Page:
Here’s the theory: Given three attributes for dinner — good, fast, and cheap — you can only choose two, because a trifecta is virtually impossible. “Fast” and “cheap” might mean take-out or the drive-through; good it isn’t. “Good” and “fast” might mean dinner at that local, seasonal pizzeria, where the food is delicious but not exactly cheap. And “cheap” and “good” together usually negate fast, because this combo is frequently the dinner you lovingly prepare at home, taking your time and using fresh ingredients.
With a whole chicken, however, you can get good, fast, and cheap all in the same meal. Plan it right, and you can even get four meals for two people (or two to three for four!) out of just one bird.
Once you’ve got your three or four-pound pastured bird, rinse it and remove the legs; set aside both the legs and the neck. (The neck will go into stock; the legs will go into tikka masala.) Put the rest of the chicken in a large pot. Cover it with some chicken stock and water, then add some chopped carrots, celery, and onion. I like to add herbs (a few sprigs of parsley or thyme and a bay leaf), some peppercorns, salt, and a few crushed garlic cloves. Bring everything to a boil, then lower the heat to a bare simmer for about an hour for a soft, moist, and silky chicken poached in a delicious broth.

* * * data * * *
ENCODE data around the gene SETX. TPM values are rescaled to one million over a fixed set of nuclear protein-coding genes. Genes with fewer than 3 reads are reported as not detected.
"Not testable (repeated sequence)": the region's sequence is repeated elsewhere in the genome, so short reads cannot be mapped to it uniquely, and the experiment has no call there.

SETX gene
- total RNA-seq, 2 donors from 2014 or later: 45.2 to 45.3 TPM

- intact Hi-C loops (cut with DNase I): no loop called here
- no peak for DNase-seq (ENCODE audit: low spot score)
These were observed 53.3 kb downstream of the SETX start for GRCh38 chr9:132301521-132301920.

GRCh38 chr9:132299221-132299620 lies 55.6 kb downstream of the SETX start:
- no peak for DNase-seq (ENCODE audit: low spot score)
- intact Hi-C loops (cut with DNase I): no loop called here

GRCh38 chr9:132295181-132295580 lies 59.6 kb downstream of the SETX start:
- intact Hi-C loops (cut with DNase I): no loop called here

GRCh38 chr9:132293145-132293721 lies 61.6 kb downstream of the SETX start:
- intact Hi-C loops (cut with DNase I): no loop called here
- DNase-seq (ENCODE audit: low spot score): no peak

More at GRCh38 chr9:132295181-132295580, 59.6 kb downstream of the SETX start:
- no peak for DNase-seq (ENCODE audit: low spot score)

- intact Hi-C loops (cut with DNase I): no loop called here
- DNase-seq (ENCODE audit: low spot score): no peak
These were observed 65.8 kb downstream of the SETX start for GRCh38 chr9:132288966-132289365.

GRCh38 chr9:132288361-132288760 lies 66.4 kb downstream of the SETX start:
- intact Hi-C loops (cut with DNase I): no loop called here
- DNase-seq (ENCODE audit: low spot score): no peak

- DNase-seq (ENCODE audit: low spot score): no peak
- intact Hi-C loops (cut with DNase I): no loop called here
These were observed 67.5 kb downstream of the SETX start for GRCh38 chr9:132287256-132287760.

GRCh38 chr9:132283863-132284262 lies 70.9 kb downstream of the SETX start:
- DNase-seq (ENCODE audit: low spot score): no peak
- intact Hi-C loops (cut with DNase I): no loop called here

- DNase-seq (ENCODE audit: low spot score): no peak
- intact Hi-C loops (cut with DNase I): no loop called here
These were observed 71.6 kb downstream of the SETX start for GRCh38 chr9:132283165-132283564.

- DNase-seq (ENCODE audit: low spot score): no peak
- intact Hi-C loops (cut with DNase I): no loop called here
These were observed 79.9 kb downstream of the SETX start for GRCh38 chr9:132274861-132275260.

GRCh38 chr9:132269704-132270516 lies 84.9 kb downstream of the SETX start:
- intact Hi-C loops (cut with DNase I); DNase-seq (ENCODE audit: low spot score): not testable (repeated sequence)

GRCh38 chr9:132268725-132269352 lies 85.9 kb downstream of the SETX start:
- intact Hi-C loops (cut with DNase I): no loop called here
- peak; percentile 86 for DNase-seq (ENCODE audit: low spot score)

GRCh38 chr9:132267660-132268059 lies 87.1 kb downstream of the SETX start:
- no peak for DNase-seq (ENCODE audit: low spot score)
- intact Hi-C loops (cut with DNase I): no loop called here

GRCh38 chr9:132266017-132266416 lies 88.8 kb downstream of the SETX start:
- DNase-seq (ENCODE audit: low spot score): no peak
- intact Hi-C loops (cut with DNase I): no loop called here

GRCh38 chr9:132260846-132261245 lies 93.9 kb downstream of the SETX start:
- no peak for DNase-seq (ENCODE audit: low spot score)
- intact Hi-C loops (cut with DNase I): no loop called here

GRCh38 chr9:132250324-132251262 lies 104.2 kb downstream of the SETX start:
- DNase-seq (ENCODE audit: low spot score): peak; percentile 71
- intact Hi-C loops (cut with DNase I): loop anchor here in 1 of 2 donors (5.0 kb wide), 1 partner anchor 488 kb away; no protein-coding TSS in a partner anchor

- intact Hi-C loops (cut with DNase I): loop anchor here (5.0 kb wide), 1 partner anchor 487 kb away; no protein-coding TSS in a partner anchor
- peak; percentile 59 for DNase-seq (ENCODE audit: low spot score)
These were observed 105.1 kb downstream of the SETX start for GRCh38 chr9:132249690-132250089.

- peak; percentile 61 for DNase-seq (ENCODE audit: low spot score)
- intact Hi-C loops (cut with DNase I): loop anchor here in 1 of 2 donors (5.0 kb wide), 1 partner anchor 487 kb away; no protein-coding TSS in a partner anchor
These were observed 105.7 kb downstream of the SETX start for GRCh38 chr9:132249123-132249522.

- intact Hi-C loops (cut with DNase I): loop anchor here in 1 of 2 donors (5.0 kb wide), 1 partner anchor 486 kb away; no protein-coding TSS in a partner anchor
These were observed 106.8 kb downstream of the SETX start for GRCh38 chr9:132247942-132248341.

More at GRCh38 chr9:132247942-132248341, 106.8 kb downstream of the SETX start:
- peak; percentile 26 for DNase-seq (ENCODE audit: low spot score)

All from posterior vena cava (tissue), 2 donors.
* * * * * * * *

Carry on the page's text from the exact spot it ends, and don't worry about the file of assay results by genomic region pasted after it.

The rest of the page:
The reason I love to poach chicken is that you can make it into a satisfying soup all year round, using whichever seasonal vegetables are available. When the chicken is cooked through, take it out of the pot and add asparagus and peas in spring or summer, potatoes and carrots in fall and winter. If you like, simmer some noodles, dumplings, or matzo balls in the broth as well.
Meanwhile, use a fork to shred as much meat off the bones as possible. Have a taste to see if it’s seasoned to your liking. When the vegetables (and optional floating starches) are cooked, take about half of the shredded meat and add it back to the pot. Your chicken soup is ready.
As for the remaining shredded chicken, that’s lunch or dinner the next day: in sandwiches, chicken salad, or enchiladas. Or add it to cold sesame noodles tossed with green apples or cucumbers, scallions, peanuts and cilantro.
While cleaning up, stick the chicken carcass in a stockpot with the reserved neck and some extra vegetables, then cover it all with water. You’re going to make chicken stock by letting the mixture simmer for about two hours, until the flavors are concentrated and the volume has reduced.
Finally, if you're planning to make chicken tikka masala, prep the marinade and let the chicken legs marinate overnight.
So there you have it: chicken soup on the first night, chicken salad or other leftovers for lunch or dinner the next day, and tikka masala the next night or so. And when you're pulling that chicken stock from the freezer for the fourth meal, pat yourself on the back: you’ve achieved good, fast, and cheap, all on your own.